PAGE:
Contemporary Chinese Thought     Full-text available via subscription   (Followers: 6)
Contemporary Political Theory     Partially Free   (Followers: 22)
Contemporary Pragmatism     Hybrid Journal   (Followers: 1)
Continental Philosophy Review     Partially Free   (Followers: 16)
Contributions to the History of Concepts     Full-text available via subscription   (Followers: 3)
Conversations : The Journal of Cavellian Studies     Open Access  
Cosmos and History : The Journal of Natural and Social Philosophy     Open Access   (Followers: 5)
CR : The New Centennial Review     Full-text available via subscription   (Followers: 1)
Critical Horizons     Hybrid Journal   (Followers: 2)
Cuadernos de Bioetica     Open Access  
Cuestiones de Filosofía     Open Access  
Cultura. International Journal of Philosophy of Culture and Axiology     Open Access   (Followers: 3)
Cuyo Anuario de Filosofía Argentina y Americana     Open Access  
Dao     Hybrid Journal   (Followers: 4)
Décalages : An Althusser Studies Journal     Open Access  
Design Philosophy Papers     Full-text available via subscription   (Followers: 6)
Deutsche Zeitschrift für Philosophie     Hybrid Journal   (Followers: 1)
Dialogue Canadian Philosophical Review/Revue canadienne de philosophie     Full-text available via subscription   (Followers: 1)
Diánoia     Open Access  
Dilemata     Open Access  
Diogenes     Hybrid Journal   (Followers: 7)
Doctor virtualis     Open Access   (Followers: 2)
EarthSong Journal: Perspectives in Ecology, Spirituality and Education     Full-text available via subscription   (Followers: 1)
Eidos     Open Access   (Followers: 1)
Eleutheria     Open Access   (Followers: 1)
Empedocles : European Journal for the Philosophy of Communication     Hybrid Journal   (Followers: 1)
Endeavour     Hybrid Journal   (Followers: 4)
Environmental Ethics     Hybrid Journal  
Episteme     Hybrid Journal   (Followers: 9)
Erasmus Studies     Hybrid Journal   (Followers: 4)
Ergo, an Open Access Journal of Philosophy     Open Access  
Erkenntnis     Hybrid Journal   (Followers: 13)
Escritos     Open Access  
Essays in Philosophy     Open Access   (Followers: 1)

        1 2 3 4 5 | Last

Journal Cover   Erkenntnis
  [SJR: 0.621]   [H-I: 16]   [13 followers]  Follow
    
   Hybrid Journal Hybrid journal (It can contain Open Access articles)
   ISSN (Print) 1572-8420 - ISSN (Online) 0165-0106
   Published by Springer-Verlag Homepage  [2292 journals]
  • Extended Knowledge-How
    • Abstract: Abstract According to reductive intellectualists about knowledge-how (e.g. Stanley and Williamson in J Philos 411–44, 2001; Stanley in Know how. Oxford University Press, Oxford, 2011; Brogaard in Grazer Philos Stud 77(1):147–190, 2008; Philos Phenomenol Res 78(2):439–467, 2009) knowledge-how is a kind of knowledge-that. To the extent that this is right, then insofar as we might conceive of ways knowledge could be extended with reference to active externalist (e.g. Clark and Chalmers in Analysis 58(1):7–19, 1998; Clark in Supersizing the mind: embodiment, action, and cognitive extension: embodiment, action, and cognitive extension. Oxford University Press , Oxford, 2008) approaches in the philosophy of mind (e.g. the extended mind thesis and the hypothesis of extended cognition), we should expect no interesting difference between the two. However, insofar as anti-intellectualist approaches to knowledge-how (e.g. Ryle in Proc Aristot Soc 46, 1945; The concept of mind. University of Chicago Press, Chicago, 1949) are a viable option, there is an overlooked issue of how knowledge-how might be extended, via active externalism, in ways very differently from knowledge-that. This paper explores this overlooked space, and in doing so, illustrates how a novel form of extended knowledge-how emerges from a pairing of active externalism in the philosophy of mind with anti-intellectualism in the theory of knowledge. Crucial to our argument will be a new way of thinking about the extended mind thesis, as it pertains to the kinds of state one is in (on an anti-intellectualist construal) when one knows how to do something, and how this state connects with non-accidentally successful performance.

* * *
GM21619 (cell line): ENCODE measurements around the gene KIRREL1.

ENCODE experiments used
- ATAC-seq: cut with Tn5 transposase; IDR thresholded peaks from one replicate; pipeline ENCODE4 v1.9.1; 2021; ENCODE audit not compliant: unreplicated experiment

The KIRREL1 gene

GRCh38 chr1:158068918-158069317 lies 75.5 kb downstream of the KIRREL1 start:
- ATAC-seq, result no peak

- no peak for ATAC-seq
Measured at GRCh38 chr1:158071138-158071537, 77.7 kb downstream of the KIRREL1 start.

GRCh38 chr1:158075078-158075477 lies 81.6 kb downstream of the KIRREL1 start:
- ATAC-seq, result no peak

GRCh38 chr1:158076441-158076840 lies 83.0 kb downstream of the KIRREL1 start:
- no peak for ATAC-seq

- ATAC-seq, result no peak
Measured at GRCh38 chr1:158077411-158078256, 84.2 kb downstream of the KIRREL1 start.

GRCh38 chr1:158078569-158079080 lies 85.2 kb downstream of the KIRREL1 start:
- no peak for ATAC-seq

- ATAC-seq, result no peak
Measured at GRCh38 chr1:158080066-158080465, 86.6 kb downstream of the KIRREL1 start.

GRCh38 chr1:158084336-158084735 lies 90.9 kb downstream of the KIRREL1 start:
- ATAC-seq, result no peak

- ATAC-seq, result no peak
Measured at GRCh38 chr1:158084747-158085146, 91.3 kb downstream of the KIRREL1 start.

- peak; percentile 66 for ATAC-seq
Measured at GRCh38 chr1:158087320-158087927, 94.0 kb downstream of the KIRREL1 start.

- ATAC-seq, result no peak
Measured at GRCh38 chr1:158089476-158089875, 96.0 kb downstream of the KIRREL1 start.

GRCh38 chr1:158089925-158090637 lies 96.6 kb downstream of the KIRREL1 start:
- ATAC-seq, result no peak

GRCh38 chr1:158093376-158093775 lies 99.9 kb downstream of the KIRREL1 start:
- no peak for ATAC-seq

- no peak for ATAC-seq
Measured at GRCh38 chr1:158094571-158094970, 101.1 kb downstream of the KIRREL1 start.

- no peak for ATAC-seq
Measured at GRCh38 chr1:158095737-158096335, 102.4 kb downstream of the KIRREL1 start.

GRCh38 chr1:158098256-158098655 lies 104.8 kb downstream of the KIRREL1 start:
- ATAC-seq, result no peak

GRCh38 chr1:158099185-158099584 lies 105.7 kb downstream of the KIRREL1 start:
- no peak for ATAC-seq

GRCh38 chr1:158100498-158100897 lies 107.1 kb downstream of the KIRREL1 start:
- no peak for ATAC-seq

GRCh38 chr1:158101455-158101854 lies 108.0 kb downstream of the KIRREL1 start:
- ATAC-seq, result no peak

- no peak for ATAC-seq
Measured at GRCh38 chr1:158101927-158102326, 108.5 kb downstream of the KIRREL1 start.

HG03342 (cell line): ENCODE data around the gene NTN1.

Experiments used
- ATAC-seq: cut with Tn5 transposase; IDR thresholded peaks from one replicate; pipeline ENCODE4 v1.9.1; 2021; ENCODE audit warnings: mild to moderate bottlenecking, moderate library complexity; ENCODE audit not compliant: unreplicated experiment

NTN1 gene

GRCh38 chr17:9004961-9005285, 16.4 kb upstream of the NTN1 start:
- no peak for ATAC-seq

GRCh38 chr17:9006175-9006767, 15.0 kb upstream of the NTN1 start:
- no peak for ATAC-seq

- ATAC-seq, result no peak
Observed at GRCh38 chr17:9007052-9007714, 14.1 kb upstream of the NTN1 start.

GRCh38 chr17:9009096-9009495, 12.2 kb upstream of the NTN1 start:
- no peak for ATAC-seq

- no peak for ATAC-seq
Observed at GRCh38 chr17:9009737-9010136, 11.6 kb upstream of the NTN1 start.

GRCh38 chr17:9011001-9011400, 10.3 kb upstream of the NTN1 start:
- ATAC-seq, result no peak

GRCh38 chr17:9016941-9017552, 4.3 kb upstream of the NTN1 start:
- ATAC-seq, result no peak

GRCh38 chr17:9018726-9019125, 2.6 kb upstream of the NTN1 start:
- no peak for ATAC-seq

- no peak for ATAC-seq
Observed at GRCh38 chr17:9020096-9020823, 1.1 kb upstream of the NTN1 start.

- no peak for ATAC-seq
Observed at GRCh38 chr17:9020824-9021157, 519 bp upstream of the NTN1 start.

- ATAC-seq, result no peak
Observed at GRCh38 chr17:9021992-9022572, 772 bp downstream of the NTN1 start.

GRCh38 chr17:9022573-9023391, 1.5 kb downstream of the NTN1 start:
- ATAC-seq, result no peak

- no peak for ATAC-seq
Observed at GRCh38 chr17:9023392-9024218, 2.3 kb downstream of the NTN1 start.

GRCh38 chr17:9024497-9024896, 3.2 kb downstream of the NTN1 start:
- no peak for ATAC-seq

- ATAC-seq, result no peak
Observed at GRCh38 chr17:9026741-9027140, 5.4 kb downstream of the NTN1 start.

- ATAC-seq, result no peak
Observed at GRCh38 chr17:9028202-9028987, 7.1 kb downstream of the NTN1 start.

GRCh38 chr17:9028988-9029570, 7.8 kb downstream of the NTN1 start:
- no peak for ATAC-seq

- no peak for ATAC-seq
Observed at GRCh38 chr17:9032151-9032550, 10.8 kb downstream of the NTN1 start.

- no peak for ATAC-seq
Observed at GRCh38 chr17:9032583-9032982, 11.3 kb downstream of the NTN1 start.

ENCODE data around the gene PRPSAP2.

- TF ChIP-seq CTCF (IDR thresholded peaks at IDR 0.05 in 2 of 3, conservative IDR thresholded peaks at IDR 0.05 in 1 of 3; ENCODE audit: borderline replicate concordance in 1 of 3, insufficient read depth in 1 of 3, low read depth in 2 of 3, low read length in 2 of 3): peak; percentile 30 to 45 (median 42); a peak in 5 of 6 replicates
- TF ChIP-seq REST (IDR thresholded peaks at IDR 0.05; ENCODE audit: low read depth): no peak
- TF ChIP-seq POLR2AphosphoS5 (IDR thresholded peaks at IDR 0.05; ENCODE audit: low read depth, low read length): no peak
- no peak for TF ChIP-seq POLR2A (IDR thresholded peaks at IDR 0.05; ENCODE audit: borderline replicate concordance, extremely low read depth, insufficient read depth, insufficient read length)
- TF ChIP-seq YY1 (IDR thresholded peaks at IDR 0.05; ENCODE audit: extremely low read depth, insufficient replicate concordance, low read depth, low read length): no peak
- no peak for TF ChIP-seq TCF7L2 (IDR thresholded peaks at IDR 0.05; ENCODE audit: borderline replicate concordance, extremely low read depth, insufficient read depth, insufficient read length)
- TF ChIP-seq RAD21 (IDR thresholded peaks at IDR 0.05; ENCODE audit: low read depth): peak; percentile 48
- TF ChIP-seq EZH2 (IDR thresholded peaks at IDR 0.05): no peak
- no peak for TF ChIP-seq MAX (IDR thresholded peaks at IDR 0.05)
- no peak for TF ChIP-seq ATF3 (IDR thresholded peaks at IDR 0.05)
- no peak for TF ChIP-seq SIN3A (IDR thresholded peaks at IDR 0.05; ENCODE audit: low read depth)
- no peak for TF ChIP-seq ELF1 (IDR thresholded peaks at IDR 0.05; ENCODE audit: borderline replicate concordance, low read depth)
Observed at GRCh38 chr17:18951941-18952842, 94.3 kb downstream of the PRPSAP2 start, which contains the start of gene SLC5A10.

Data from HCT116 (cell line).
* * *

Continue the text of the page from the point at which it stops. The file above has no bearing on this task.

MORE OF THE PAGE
PubDate: 2015-06-14
       
  • The Ethics of Delusional Belief